One of Leroy’s best known photographs, “Corpsman in anguish, 1967” is a close up of Corpsman Vernon Wilkes with a dying Marine on Hill 881 near Khe Sahn (opening photo, top row, first image). This video reveals more about her photographs of the war on the hills.
Leroy’s fellow photojournalists were male and not ready to accept a woman doing what they considered their work. According to her obituary in the Guardian, “Leroy stood just 5ft tall, and when fully loaded with pack, boots and a tangle of cameras, was carrying close to her bodyweight of 85lbs. She was one of the first to prove that women could not only work out of offices in war zones, but could tough it out in the field with the strongest soldier. People like her opened up the field for the stream of women who now write and appear on television from every battlefield in the world.”
In another letter to her father on May 13, 1967 she mentioned her success with having her pictures published in major magazines saying, “I’m getting telegrams from people who I didn’t know existed for years, while at the same time I’m hated more than ever by known and unknown enemies in Saigon, American civilians, as well as servicemen in Saigon.”
One photographer said to Robert Pledge, that the male photographers “were really nasty chauvinistic pigs.” That same photographer, who now is a filmmaker, called her late in life to apologize.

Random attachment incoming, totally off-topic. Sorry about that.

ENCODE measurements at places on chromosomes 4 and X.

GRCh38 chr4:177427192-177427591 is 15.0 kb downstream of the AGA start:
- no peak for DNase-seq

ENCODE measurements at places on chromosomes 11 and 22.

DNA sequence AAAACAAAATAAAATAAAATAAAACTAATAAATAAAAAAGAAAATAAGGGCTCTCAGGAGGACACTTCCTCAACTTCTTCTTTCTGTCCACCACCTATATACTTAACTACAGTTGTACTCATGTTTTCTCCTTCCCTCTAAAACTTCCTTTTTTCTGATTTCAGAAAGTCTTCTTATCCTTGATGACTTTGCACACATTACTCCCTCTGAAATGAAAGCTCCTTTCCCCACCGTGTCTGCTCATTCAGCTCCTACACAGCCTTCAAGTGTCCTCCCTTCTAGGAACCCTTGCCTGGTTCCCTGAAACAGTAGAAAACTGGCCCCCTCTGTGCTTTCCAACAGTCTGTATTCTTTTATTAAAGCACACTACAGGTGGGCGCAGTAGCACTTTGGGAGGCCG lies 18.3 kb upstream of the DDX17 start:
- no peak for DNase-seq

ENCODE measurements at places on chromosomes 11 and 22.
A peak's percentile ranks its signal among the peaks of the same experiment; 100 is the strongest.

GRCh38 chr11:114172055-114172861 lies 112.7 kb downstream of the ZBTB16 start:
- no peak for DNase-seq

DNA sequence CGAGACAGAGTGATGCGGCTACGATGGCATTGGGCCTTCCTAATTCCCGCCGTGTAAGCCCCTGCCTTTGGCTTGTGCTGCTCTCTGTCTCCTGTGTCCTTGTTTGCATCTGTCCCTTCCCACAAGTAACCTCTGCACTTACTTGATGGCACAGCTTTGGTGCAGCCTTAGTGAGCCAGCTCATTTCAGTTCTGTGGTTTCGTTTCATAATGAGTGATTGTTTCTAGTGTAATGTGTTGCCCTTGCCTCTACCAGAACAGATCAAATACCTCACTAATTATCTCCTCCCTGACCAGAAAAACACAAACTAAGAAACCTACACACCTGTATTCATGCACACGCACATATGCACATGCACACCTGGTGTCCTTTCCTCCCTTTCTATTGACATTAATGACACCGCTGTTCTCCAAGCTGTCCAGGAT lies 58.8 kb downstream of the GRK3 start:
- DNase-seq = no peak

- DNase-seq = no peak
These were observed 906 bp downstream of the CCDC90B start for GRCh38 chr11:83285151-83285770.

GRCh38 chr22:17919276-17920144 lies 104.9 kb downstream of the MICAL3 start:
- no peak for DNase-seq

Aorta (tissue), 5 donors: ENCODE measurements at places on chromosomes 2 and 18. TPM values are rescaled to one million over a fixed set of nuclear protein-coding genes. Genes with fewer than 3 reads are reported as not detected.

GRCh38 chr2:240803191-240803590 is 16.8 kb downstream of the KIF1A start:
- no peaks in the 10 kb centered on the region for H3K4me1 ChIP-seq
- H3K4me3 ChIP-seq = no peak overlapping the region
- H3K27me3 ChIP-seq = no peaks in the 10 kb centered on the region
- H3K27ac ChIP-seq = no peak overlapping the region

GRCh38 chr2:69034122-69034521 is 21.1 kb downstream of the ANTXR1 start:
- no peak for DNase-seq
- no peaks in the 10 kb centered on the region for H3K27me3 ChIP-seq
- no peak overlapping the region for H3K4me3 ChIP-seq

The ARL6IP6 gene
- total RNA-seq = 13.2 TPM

In 1967, Catherine Leroy went on patrol with a Marine unit in the demilitarized zone and was caught in a mortar blast that tore open her chest. Dozens of pieces of shrapnel hit herk breaking her jaw and destroying her cameras.
She believed that the last words she would hear were, “I think she’s dead, sarge.” Later, she credited her cameras with saving her life. Six weeks later she was back to work with the soldiers.
Catherine Leroy covered Vietnam from almost its beginning to the fall of Saigon in April 1975 and to the occupation of South Vietnam by the North the following month. The years there left her shell shocked. In the 2002 book “Shooting under fire” by Peter Howe she described herself, “It took years to get my head back together because I was filled with the sound of death, and the smell of death … I was extremely cool under fire. I didn’t show anything. But when I went back to Saigon … the horror of it would hit me.”
By 1975 she was covering the civil war in Lebanon and in 1976 becomes the first woman to earn the Robert Capa Gold Medal.
For ten years starting in 1977, she traveled all over the world photographing events and conflicts. In 1980 she returned to Vietnam finally at peace with the war that had ended five years earlier. In 1982, she moved to Lebanon to cover the civil war beginning in Beirut. In 1987 she wins The National Press Photographers Association (NPPA) Picture of the Year award for her story on the bombing of Tripoli in Libya.
More inspiring stories of influential photographers are found in On Photography, weekly in Photofocus.